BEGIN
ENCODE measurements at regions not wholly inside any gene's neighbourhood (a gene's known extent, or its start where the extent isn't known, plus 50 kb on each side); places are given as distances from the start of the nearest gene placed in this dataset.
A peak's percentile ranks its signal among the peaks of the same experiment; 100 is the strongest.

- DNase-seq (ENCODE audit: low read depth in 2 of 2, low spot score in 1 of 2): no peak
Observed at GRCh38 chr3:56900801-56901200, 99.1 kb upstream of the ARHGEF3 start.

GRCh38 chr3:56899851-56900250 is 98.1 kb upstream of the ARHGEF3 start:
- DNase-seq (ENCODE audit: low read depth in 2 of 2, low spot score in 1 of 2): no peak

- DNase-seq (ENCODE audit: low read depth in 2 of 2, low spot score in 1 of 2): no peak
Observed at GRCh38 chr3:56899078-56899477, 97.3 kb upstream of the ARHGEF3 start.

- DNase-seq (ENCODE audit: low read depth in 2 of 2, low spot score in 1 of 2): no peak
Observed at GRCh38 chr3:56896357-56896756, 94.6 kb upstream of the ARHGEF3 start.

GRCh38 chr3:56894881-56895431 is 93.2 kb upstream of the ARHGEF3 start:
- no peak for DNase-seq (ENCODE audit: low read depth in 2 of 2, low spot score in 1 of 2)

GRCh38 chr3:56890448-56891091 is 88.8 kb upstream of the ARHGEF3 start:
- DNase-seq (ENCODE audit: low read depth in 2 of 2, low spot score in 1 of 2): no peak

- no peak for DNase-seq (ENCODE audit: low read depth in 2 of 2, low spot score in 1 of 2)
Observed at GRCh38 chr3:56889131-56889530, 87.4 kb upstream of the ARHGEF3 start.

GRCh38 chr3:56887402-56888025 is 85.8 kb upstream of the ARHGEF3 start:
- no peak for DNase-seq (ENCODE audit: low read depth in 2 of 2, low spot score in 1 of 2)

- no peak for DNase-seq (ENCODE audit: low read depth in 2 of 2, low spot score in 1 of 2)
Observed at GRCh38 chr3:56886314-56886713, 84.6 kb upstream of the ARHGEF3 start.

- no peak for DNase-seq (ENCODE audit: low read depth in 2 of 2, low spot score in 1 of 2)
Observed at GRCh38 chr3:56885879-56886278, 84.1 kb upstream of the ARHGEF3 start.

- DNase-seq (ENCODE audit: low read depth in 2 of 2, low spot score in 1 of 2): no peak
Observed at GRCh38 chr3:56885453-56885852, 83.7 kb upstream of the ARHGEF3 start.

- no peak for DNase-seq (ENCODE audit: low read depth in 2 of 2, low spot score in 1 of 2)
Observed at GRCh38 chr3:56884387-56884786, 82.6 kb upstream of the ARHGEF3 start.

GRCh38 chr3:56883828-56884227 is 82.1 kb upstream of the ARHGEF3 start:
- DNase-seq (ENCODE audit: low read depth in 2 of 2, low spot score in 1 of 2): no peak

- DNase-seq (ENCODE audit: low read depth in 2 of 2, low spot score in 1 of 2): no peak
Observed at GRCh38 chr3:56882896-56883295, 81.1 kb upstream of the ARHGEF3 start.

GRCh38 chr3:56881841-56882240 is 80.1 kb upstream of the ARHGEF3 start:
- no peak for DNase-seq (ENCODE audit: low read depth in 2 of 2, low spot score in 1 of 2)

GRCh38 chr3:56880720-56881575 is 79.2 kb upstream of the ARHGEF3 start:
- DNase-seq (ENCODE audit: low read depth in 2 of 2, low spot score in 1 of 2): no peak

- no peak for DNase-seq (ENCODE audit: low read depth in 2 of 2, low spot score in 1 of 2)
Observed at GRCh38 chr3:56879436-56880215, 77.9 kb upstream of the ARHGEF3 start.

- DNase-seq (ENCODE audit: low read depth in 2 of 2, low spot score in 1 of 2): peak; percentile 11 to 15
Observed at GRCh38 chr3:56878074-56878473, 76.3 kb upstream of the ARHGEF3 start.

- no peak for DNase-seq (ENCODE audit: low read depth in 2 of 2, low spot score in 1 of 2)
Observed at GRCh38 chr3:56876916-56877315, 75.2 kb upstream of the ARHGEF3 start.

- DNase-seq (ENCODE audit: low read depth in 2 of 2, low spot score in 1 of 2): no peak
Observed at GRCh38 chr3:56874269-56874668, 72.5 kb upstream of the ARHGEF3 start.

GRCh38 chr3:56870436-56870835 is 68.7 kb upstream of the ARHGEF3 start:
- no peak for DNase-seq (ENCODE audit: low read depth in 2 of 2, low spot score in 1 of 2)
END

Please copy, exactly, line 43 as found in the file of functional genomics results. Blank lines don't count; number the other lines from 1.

GRCh38 chr3:56870436-56870835 is 68.7 kb upstream of the ARHGEF3 start: